The Chambira River is a major tributary river of the Marañón River, and has been the traditional territory of the Urarina peoples for at least the past 350 years, if not much longer. Located in the Amazon jungle of Peru, otherwise known as the Selva, this river is a tropical waterway with many purposes. There is a diversity of plants and animals in this region which creates a unique ecosystem around the Chambira River. Made up of "palm-swamps," the region takes its name from the Chambira palm. Until relatively recently, the Chambira Basin has not been the focus of mapping by the Spanish empire or the Peruvian nation. No major geographical surveys of the Chambira Basin were mounted during the nineteenth century heyday of exploration. It was not until the 1970s discovery of hydrocarbons in the region and subsequent indigenous peoples' mobilization and government-backed neo-liberal legislation that the Chambira River's lands have been mapped.
The name "Chambira" refers to the dense growth of Chambira palms that cover the region. Otherwise known as Astrocaryum chambira, this native plant has many uses. The plant produces edible fruit consumed by humans and animals alike, and the leaves can be used as fiber for tying rope. Medicinal value is also a benefit of the Chambira palm. The Selva is a tropical climate so it is home to a variety of plants and other life forms. Tropical fruits such as bananas grow there. In the river itself is a plethora of different freshwater species, not limited to but including turtles, fish, caimans, sting rays, and electric eels. All of these species make up an aquatic food chain that indirectly feeds the land as well. Land animals eat the aquatic fish which is returned to the earth in the form of fertilizer. This feeds plant which is the starting block of the land food chain. It is in this manner that the Chambira River plays a role in the environment around it.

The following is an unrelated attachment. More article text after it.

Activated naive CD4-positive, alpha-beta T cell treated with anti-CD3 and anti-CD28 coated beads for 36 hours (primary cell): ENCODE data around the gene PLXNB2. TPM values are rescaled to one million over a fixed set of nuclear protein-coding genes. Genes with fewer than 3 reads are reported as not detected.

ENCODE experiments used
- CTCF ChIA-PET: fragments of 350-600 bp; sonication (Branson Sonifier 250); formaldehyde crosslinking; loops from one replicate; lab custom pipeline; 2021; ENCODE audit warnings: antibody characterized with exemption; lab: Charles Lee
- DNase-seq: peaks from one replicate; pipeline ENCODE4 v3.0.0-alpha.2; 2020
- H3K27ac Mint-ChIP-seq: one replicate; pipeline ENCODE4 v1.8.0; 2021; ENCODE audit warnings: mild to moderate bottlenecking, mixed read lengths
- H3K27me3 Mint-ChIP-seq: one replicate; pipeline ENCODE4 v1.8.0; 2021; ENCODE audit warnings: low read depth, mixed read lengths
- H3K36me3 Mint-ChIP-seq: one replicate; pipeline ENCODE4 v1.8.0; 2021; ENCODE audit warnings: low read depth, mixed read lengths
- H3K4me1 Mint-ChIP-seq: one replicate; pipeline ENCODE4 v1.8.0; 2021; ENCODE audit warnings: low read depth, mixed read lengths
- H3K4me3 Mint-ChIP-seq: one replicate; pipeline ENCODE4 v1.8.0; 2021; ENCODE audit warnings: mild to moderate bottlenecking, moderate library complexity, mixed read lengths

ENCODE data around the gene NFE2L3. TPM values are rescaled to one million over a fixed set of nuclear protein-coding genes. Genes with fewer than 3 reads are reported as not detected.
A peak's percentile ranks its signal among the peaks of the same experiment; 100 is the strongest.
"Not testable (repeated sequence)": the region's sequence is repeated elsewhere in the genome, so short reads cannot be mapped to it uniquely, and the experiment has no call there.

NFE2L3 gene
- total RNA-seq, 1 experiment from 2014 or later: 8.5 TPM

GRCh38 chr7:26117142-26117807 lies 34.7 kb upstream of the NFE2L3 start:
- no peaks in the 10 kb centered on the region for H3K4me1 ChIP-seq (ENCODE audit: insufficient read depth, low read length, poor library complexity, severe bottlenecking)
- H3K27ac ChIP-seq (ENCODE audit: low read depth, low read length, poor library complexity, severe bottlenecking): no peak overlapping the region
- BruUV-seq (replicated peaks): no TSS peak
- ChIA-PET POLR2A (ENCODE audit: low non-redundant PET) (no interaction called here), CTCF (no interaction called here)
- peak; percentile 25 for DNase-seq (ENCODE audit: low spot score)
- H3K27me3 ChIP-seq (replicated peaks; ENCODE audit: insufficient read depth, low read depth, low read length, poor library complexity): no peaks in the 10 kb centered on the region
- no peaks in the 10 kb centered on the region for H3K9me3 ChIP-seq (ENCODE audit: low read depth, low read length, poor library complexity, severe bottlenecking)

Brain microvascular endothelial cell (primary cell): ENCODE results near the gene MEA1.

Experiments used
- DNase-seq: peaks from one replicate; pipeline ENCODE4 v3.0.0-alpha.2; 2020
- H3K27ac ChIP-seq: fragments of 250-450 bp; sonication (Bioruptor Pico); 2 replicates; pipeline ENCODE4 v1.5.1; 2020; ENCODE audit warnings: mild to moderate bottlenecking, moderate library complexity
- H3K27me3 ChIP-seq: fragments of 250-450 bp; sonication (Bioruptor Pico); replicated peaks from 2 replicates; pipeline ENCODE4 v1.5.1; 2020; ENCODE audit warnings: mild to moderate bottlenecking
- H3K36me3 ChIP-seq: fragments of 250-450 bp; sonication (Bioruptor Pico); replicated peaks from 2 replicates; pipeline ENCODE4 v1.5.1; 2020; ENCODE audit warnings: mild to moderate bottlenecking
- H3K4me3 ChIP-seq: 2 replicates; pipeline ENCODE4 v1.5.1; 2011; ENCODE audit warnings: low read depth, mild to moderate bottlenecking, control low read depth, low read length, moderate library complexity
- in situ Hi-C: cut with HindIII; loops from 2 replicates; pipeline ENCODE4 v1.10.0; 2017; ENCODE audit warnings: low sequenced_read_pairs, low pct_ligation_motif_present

The Urarina, or an indigenous population living along the Chambira River, receive many benefits from the water system. Because they have access to a fresh water source, these people have developed different farming methods which make use of the river. The first of these is slash and burn farming, which involves exploiting a farm plot for three to five years before moving on to a new area. The other kind of farming implemented is an open plot along the riverbank. During the dry season, the river recedes, leaving behind highly arable silt that is usually monocropped for a short season . The river also provides a crucial system of interconnected waterways to the Urarina. The men from the tribe make dugout canoes which provide the primary mode of transportation for the Urarina. The river can be used to transport agricultural and other goods downstream to a market or to another tribe. Within the Chambira Basin, all of the rivers are connected in some way with tributaries, thus creating a water highway in the Peruvian jungle. Not only do primitive populations make use of the river system, but large-scale corporations transport goods along the rivers. The most notable example of this is the floatation of oil down the river from the many oil fields in the Selvaoil. The Chambira River not only supports a complex ecosystem, but it also aids humans in their endeavors along the waterway.
Effects of Pollution
The Chambira River is a life source for many things near its waters, but pollution in the river is starting to raise questions whether this will be a viable water source in the future. Dating back to the 1970s, Occidental Petroleoum, and later Pluspetrol started extracting oil out of the Peruvian rainforest and transporting it back to the coast using the river system. In addition to 18 other previous spills, the most recent spill on January 16, 2011, was of over 400 barrels of crude oil. Although there are methods of cleaning oil out of a water system, the buildup of heavy metals and other toxins in the Chambira are of concern given the vast number of spills. The most recent spill occurred near a humedal, or a part of the wetland rainforest that remains partially flooded, which poses risks for the fish-spawning grounds located there. Hunting and fishing are far more crucial than farming to the indigenous population's survival. The food source provided by the river maintains the Urarina's lifestyle. With so much depending on the stable balance of the Chambira River's ecosystem, manmade disasters such as oil spills are of concern for Pluspetrol, the indigenous populations, as well as the Peruvian government.
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- Hudson, Rex. "A Country Study: Peru". Library of Congress Federal Research Division. Retrieved 26 April 2012.
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- Dean, Bartholomew (1995). "Chanting Rivers, Fiery Tongues: Exchange, Value and Desire among the Urarina of Peruvian Amazonia". Harvard University. Retrieved 1 April 2012.